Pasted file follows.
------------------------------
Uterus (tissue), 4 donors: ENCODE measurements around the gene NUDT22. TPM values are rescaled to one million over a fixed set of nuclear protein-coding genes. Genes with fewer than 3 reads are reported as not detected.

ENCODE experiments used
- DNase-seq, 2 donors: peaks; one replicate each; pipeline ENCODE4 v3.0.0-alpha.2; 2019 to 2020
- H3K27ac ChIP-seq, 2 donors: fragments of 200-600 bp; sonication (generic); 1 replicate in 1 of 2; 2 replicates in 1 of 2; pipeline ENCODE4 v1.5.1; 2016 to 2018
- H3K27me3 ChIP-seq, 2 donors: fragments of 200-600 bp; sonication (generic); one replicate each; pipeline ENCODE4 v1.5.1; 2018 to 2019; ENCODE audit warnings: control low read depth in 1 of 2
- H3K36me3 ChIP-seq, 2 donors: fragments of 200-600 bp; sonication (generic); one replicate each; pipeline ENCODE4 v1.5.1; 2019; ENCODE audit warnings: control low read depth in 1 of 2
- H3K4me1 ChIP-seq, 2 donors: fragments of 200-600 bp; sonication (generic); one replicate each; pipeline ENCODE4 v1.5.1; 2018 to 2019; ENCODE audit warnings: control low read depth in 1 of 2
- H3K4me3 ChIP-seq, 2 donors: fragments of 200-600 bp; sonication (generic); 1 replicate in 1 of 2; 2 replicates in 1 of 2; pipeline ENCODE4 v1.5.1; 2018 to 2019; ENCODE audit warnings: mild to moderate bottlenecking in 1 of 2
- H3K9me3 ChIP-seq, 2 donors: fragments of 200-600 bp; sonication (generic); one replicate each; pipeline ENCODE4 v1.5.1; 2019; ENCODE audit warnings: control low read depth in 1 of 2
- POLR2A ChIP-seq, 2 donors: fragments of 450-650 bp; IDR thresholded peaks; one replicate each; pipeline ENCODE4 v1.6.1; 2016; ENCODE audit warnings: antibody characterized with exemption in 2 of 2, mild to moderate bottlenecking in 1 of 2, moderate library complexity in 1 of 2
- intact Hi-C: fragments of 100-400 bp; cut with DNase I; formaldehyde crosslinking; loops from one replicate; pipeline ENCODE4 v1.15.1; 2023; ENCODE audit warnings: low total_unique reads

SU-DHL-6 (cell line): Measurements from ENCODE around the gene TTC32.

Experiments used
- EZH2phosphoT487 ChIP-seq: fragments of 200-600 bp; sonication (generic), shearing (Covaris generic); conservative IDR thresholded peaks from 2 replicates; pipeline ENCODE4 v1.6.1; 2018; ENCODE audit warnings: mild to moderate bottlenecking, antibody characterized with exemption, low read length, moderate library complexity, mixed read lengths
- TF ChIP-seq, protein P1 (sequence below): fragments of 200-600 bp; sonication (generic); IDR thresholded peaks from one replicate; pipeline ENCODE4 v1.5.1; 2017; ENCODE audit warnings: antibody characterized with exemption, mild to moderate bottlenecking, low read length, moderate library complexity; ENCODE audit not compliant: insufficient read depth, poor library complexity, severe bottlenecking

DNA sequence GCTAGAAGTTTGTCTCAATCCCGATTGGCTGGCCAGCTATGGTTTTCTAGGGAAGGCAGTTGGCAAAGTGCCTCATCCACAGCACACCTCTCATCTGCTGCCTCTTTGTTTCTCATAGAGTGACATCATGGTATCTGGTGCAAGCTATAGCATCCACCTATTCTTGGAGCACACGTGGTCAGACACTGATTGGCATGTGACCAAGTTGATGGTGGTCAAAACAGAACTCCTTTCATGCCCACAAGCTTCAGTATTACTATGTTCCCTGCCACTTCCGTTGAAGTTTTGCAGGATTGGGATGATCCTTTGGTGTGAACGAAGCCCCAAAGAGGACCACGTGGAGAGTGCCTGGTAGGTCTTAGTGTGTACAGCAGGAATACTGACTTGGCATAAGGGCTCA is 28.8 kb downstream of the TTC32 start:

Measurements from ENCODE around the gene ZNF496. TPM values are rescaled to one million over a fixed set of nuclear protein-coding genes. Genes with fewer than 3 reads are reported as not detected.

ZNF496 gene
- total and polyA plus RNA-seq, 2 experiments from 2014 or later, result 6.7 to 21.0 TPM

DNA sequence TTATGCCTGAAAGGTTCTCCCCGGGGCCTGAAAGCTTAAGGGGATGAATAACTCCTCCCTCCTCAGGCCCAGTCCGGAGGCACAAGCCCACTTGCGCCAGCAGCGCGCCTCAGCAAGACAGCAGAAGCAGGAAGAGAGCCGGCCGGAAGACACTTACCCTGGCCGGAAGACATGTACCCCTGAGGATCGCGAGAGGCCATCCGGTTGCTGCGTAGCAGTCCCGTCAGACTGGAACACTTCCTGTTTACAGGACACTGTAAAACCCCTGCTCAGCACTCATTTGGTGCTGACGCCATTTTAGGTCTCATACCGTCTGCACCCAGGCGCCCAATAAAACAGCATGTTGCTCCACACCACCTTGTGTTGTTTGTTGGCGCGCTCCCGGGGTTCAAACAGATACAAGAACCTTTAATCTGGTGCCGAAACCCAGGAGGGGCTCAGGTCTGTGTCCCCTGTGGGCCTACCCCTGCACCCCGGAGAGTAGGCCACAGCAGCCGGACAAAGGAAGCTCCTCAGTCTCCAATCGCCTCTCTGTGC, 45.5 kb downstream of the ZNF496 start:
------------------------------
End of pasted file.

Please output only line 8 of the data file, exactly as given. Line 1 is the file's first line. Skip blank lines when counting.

- H3K4me3 ChIP-seq, 2 donors: fragments of 200-600 bp; sonication (generic); 1 replicate in 1 of 2; 2 replicates in 1 of 2; pipeline ENCODE4 v1.5.1; 2018 to 2019; ENCODE audit warnings: mild to moderate bottlenecking in 1 of 2